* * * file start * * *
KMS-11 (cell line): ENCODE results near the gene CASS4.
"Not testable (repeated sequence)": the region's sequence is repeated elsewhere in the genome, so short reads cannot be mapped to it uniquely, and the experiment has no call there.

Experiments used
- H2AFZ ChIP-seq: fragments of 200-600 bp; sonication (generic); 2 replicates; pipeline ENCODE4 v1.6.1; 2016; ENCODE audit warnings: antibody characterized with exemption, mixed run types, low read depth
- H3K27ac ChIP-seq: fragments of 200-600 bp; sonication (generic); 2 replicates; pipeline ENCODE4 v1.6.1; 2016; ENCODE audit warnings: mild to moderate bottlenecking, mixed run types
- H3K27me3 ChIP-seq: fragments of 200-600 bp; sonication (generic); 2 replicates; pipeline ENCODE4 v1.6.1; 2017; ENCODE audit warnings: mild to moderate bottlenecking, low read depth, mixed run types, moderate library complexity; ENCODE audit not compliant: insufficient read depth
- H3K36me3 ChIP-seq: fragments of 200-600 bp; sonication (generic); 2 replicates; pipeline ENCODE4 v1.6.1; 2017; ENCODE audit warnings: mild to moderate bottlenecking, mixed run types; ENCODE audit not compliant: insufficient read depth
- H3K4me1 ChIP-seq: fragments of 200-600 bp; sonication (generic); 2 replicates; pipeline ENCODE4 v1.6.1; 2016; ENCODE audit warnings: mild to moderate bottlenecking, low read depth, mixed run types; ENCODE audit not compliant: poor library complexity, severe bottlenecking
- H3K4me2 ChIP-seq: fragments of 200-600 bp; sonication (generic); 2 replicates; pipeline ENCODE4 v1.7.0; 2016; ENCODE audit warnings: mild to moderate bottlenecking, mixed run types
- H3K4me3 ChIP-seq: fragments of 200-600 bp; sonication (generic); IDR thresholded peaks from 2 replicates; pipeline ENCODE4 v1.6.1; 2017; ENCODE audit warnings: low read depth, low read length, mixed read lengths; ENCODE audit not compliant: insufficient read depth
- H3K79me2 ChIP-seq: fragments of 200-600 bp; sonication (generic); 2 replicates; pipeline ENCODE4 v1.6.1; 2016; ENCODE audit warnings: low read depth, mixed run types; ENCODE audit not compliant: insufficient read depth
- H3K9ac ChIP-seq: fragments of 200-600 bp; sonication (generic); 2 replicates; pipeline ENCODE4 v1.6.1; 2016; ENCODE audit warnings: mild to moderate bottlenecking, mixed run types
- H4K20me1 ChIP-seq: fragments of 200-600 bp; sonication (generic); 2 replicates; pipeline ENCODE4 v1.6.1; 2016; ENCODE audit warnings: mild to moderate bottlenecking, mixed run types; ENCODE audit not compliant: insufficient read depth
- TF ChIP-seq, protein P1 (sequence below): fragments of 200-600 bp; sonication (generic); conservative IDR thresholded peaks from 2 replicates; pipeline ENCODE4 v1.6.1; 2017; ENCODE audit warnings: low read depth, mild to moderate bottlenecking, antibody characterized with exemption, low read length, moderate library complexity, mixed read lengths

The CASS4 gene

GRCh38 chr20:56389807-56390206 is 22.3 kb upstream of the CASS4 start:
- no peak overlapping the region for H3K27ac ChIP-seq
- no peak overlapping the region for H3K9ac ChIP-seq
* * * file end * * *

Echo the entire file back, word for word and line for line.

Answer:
KMS-11 (cell line): ENCODE results near the gene CASS4.
"Not testable (repeated sequence)": the region's sequence is repeated elsewhere in the genome, so short reads cannot be mapped to it uniquely, and the experiment has no call there.

Experiments used
- H2AFZ ChIP-seq: fragments of 200-600 bp; sonication (generic); 2 replicates; pipeline ENCODE4 v1.6.1; 2016; ENCODE audit warnings: antibody characterized with exemption, mixed run types, low read depth
- H3K27ac ChIP-seq: fragments of 200-600 bp; sonication (generic); 2 replicates; pipeline ENCODE4 v1.6.1; 2016; ENCODE audit warnings: mild to moderate bottlenecking, mixed run types
- H3K27me3 ChIP-seq: fragments of 200-600 bp; sonication (generic); 2 replicates; pipeline ENCODE4 v1.6.1; 2017; ENCODE audit warnings: mild to moderate bottlenecking, low read depth, mixed run types, moderate library complexity; ENCODE audit not compliant: insufficient read depth
- H3K36me3 ChIP-seq: fragments of 200-600 bp; sonication (generic); 2 replicates; pipeline ENCODE4 v1.6.1; 2017; ENCODE audit warnings: mild to moderate bottlenecking, mixed run types; ENCODE audit not compliant: insufficient read depth
- H3K4me1 ChIP-seq: fragments of 200-600 bp; sonication (generic); 2 replicates; pipeline ENCODE4 v1.6.1; 2016; ENCODE audit warnings: mild to moderate bottlenecking, low read depth, mixed run types; ENCODE audit not compliant: poor library complexity, severe bottlenecking
- H3K4me2 ChIP-seq: fragments of 200-600 bp; sonication (generic); 2 replicates; pipeline ENCODE4 v1.7.0; 2016; ENCODE audit warnings: mild to moderate bottlenecking, mixed run types
- H3K4me3 ChIP-seq: fragments of 200-600 bp; sonication (generic); IDR thresholded peaks from 2 replicates; pipeline ENCODE4 v1.6.1; 2017; ENCODE audit warnings: low read depth, low read length, mixed read lengths; ENCODE audit not compliant: insufficient read depth
- H3K79me2 ChIP-seq: fragments of 200-600 bp; sonication (generic); 2 replicates; pipeline ENCODE4 v1.6.1; 2016; ENCODE audit warnings: low read depth, mixed run types; ENCODE audit not compliant: insufficient read depth
- H3K9ac ChIP-seq: fragments of 200-600 bp; sonication (generic); 2 replicates; pipeline ENCODE4 v1.6.1; 2016; ENCODE audit warnings: mild to moderate bottlenecking, mixed run types
- H4K20me1 ChIP-seq: fragments of 200-600 bp; sonication (generic); 2 replicates; pipeline ENCODE4 v1.6.1; 2016; ENCODE audit warnings: mild to moderate bottlenecking, mixed run types; ENCODE audit not compliant: insufficient read depth
- TF ChIP-seq, protein P1 (sequence below): fragments of 200-600 bp; sonication (generic); conservative IDR thresholded peaks from 2 replicates; pipeline ENCODE4 v1.6.1; 2017; ENCODE audit warnings: low read depth, mild to moderate bottlenecking, antibody characterized with exemption, low read length, moderate library complexity, mixed read lengths

The CASS4 gene

GRCh38 chr20:56389807-56390206 is 22.3 kb upstream of the CASS4 start:
- no peak overlapping the region for H3K27ac ChIP-seq
- no peak overlapping the region for H3K9ac ChIP-seq